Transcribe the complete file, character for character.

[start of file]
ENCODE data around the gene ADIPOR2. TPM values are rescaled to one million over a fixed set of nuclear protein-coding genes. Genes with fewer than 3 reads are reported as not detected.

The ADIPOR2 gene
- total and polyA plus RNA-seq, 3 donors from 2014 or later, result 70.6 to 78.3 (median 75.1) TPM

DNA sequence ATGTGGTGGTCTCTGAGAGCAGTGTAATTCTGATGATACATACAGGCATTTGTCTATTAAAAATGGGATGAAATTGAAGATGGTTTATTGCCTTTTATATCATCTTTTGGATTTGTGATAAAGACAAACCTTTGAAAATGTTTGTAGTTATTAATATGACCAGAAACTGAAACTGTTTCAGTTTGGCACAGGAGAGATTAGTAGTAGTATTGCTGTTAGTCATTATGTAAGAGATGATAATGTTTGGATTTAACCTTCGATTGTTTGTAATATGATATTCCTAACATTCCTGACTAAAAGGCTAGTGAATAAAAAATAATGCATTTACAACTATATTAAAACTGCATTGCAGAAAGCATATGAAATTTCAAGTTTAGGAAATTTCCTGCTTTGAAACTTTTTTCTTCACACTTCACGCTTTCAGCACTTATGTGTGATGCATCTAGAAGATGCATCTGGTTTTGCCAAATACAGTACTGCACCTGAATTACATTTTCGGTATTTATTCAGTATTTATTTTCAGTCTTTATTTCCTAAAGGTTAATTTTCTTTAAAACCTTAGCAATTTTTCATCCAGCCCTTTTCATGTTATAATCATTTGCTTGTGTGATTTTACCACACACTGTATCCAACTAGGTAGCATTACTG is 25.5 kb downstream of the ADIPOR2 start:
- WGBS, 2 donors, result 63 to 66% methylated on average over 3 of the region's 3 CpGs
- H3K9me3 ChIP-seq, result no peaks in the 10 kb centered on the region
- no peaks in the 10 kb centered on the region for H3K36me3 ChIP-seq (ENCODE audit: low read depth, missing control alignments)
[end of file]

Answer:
ENCODE data around the gene ADIPOR2. TPM values are rescaled to one million over a fixed set of nuclear protein-coding genes. Genes with fewer than 3 reads are reported as not detected.

The ADIPOR2 gene
- total and polyA plus RNA-seq, 3 donors from 2014 or later, result 70.6 to 78.3 (median 75.1) TPM

DNA sequence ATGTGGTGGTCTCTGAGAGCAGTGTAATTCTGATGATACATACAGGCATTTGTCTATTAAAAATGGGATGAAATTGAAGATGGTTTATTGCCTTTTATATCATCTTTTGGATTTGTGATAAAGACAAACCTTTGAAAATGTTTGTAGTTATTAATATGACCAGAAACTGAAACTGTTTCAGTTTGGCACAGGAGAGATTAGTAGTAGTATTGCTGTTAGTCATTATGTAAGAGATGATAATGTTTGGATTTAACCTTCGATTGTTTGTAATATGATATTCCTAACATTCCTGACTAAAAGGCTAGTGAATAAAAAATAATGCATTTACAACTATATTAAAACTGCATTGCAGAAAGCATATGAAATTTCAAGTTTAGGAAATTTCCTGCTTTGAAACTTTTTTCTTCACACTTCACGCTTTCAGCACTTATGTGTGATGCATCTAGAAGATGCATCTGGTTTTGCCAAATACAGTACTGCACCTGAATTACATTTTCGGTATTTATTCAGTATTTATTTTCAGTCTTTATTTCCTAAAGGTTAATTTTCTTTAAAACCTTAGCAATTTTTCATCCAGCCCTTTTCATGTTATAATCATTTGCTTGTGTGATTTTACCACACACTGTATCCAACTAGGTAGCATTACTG is 25.5 kb downstream of the ADIPOR2 start:
- WGBS, 2 donors, result 63 to 66% methylated on average over 3 of the region's 3 CpGs
- H3K9me3 ChIP-seq, result no peaks in the 10 kb centered on the region
- no peaks in the 10 kb centered on the region for H3K36me3 ChIP-seq (ENCODE audit: low read depth, missing control alignments)